Companies put so much time and money into their efforts to establish household names that it always amazes me when they turn around and destroy one. Not that it happens very often. But it's going to happen September 17, when the final episode of the venerable soap opera As the World Turns will be telecast. ATWT was the breakout serial that made soaps a driving force in American popular culture and set the stage for daytime dramas to enjoy a half-century of robust success. I can't help but wonder why CBS and Procter & Gamble, the two corporate giants that made it so vital for so long, would choose to eliminate a product that is so well known it is recognized even by those who don't use it (or in this case watch it).
Like many people reading this column, I wasn't around when ATWT debuted way back on April 2, 1956. But I remember my mother and my friends' mothers watching it when I was a kid. I think all people born anytime during the Fifties, Sixties and Seventies can recall something about this show from their childhoods or teen years, perhaps because it was the highest rated daytime drama from 1958-1978. Even if they never watched it they probably heard people talk about it. They might remember, as depicted last season on Mad Men, that it was famously interrupted on November 22, 1963 for a devastating announcement by CBS News anchor Walter Cronkite that President John F. Kennedy had been assassinated. Or they might recall the recurring sketch that it inspired on The Carol Burnett Show titled As the Stomach Turns, which itself became a commonly used comic phrase. They might also remember that ATWT in the summer of 1965 seeded a primetime spin-off titled Our Private World.
Like millions of other soap opera enthusiasts, I was all worked up one year ago when CBS and P&G Productions killed Guiding Light, a legendary soap that started on radio in the Thirties. I wondered why nobody in the television business could come up with a way to continue so historic a franchise - as a weekly primetime show, a basic cable series, a groundbreaking Internet production, a series of made-for-television movies. But the Light went out, the world kept turning, and here it is a year later and another soap that can only be described as iconic is falling victim to the inability of current television executives to think outside the box.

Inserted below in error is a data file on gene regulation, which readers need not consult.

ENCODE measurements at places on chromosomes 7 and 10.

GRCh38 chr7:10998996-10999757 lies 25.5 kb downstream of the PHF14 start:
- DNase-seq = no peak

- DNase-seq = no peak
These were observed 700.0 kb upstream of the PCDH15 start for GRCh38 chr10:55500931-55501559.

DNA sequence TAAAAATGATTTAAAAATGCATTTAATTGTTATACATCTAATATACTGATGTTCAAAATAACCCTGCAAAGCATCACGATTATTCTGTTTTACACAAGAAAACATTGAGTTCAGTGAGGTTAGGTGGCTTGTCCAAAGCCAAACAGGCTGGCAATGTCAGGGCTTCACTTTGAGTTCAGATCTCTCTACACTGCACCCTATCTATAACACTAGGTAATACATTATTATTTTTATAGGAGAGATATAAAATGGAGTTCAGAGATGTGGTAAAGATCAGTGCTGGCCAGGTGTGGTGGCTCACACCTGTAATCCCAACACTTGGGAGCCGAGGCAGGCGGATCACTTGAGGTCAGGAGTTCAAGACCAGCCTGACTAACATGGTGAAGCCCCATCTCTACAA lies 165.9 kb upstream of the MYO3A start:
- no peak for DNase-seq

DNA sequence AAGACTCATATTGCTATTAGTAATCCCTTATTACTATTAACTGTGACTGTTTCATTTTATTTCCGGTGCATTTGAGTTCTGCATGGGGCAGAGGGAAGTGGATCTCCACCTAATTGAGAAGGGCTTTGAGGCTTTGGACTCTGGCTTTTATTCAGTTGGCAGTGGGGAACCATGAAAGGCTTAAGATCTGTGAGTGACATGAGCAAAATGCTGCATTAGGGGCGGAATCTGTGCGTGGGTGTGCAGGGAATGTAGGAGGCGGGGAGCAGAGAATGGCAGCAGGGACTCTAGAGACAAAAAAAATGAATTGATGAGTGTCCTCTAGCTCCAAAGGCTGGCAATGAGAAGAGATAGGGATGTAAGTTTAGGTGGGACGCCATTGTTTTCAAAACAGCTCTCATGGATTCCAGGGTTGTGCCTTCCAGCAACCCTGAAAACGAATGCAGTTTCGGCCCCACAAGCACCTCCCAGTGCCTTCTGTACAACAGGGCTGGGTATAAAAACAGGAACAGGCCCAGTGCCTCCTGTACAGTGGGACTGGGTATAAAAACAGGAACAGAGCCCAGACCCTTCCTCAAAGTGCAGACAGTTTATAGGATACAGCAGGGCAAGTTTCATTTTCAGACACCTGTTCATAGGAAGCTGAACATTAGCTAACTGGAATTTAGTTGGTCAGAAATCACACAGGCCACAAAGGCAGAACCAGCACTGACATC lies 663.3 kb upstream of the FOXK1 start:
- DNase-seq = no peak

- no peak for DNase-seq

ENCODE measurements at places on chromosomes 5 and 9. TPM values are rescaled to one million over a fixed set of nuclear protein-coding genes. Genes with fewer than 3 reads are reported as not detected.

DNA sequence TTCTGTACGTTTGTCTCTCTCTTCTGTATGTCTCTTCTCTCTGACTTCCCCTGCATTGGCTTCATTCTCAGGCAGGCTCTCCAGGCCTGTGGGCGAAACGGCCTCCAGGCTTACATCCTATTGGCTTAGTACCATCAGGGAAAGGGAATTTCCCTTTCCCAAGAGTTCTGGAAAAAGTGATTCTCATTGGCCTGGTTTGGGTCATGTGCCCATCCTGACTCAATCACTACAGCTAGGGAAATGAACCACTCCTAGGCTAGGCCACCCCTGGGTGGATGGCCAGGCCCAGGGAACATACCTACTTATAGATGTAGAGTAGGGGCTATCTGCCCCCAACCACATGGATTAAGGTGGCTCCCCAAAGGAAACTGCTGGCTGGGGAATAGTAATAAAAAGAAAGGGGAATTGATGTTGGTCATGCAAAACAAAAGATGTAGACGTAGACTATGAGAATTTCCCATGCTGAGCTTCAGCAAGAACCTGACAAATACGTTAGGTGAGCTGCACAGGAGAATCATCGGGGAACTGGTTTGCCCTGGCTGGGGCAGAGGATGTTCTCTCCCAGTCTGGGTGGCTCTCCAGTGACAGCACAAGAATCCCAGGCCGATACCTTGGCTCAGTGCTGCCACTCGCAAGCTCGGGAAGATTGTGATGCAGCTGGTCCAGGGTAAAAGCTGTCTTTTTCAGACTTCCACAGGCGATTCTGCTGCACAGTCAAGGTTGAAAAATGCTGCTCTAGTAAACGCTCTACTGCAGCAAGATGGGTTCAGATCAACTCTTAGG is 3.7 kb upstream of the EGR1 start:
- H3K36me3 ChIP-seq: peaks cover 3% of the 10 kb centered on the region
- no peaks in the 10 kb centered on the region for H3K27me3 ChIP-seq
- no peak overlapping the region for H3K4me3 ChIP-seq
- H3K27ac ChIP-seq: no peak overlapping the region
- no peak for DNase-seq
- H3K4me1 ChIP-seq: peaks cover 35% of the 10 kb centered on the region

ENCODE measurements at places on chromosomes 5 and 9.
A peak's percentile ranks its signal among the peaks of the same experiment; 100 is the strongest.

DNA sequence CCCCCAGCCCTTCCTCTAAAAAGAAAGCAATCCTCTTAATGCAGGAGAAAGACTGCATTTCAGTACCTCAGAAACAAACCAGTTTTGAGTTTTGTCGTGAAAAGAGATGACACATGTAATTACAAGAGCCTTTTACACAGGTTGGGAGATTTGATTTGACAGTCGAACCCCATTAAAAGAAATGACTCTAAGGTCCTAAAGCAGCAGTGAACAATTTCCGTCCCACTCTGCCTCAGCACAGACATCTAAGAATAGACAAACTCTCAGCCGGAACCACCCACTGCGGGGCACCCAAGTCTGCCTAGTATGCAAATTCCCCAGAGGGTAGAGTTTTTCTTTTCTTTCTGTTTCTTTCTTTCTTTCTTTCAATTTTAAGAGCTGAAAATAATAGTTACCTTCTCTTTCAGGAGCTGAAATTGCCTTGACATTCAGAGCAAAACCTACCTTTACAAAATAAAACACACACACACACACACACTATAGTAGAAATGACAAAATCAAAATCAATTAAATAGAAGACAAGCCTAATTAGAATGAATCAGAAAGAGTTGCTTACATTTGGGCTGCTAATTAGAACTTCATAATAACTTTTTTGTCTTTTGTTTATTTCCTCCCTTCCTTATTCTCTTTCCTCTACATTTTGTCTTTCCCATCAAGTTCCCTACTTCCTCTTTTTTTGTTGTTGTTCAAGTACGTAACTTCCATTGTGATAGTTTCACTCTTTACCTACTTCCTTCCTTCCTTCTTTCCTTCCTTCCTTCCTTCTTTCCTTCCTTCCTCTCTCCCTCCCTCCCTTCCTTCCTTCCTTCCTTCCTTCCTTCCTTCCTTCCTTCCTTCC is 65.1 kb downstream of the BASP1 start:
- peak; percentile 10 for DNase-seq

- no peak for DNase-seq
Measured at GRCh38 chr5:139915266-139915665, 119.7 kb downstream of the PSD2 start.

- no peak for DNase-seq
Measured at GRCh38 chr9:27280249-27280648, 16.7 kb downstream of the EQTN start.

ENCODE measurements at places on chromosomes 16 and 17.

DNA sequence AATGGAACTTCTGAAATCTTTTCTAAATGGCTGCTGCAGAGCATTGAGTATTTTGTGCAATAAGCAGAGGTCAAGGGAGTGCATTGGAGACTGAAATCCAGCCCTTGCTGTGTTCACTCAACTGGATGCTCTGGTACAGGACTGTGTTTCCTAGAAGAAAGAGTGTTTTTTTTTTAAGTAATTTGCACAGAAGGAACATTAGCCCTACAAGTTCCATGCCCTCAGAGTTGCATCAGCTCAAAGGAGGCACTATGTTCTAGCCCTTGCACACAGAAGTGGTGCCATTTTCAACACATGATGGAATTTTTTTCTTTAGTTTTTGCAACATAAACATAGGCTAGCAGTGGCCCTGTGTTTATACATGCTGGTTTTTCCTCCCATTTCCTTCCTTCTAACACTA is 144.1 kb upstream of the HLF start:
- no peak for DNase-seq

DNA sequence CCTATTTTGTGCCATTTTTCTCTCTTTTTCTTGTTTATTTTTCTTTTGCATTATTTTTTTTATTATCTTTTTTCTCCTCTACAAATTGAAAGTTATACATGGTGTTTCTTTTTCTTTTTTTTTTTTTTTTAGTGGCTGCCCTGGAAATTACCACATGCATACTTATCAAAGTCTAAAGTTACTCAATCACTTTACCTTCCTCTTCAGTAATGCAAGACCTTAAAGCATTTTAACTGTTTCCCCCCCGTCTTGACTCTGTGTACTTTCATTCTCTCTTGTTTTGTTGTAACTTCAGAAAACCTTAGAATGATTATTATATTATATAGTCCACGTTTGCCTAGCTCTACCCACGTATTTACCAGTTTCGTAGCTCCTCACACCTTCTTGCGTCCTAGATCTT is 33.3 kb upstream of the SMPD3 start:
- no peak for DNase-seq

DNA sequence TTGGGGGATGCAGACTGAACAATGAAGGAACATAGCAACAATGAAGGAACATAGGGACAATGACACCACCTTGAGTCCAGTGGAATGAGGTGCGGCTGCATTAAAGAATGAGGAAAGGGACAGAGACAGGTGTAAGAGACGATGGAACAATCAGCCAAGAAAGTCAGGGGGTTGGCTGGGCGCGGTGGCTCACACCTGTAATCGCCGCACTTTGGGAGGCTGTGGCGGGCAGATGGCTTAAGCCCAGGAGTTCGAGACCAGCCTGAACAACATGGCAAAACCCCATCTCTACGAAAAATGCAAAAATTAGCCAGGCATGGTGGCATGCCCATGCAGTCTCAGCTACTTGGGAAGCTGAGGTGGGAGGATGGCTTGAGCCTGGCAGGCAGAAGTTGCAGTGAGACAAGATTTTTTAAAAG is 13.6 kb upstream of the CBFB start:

There was a time not too long ago when I thought ATWT would actually revitalize daytime drama. It certainly tried to become contemporary and offer something new. In recent years the show added to its canvas two gay characters -- Luke Snyder and Noah Mayer - and suddenly enjoyed more online publicity than any other soap. (It was as if broadcast soaps were finally catching up with MTV's notably diverse reality serial The Real World.) Indeed, savvy young viewers who were drawn to this storyline lifted the Luke and Noah scenes (hundreds of them over the years) out of daily recordings of the show and posted them on YouTube, launching a new kind of character-specific soap opera watching. Meantime, CBS debuted a reality series on its Web site titled InTurn in which aspiring young actors lived together and competed for a contract role on ATWT. InTurn ran for three seasons.
No matter what the producers of ATWT tried, though, it seems it was never enough to save the show from the multiple corporate and creative forces that were coming together to destroy it -- and, in fact, all broadcast soap operas.
To anyone who gets them, to anyone who understands the deep emotional connection that comes with following well-crafted stories featuring multi-generational characters on a daily basis over a long period of time, there is nothing else in the media landscape that comes close. Consider the unforgettable drama last week on ATWT as the long-running Luke and Noah storyline was brought to a hugely emotional conclusion. Even the short version reads like the stuff of classic soap opera: Luke's new love interest, brilliant but distant surgeon Reid Oliver, who restored Noah's eyesight a short while ago, tragically died from injuries sustained in a car accident while racing to another city to retrieve a donor heart for his ailing arch-rival Dr. Chris Hughes, with whom he was competing for the position of chief of staff at the city hospital. In grand soap style, Reid insisted that Chris receive his heart just before he died. (Van Hansis, the actor who portrays Luke, deserves an Emmy for his heart-wrenching performance during the story of Reid's death. Then again, given the fiasco that the Daytime Emmys have become, maybe I shouldn't wish that embarrassment on him and should instead just encourage the networks to find this guy a primetime role he can run with.)
At the other end of the age range, and no less engrossing, the long absent Dr. John Dixon (the esteemed Larry Bryggman), who has deep ties to a number of other characters, has been brought back for the show's final weeks, and it has been splendid watching him interact with the family members and friends he has ignored for years - especially his bitter ex, ruthless businesswoman Lucinda Walsh (Elizabeth Hubbard, one of daytime's finest). This has been soap storytelling at its best: John's return has reignited and partially resolved a number of old storylines while also advancing much current drama. (For example, John performed the Reid/Chris heart transplant.)
I'll miss such memorable moments from As the World Turns, as I do those from Guiding Light and so many other soaps, some long gone, others still with us but no longer delivering the goods. The particular long-term viewing pleasure that daily dramas provide is still something that only broadcast television can offer, but as soaps continue to suffer and die it's getting increasingly difficult to find. Soon, all we'll have left are endless variations on Bravo's trashy Real Housewives franchise.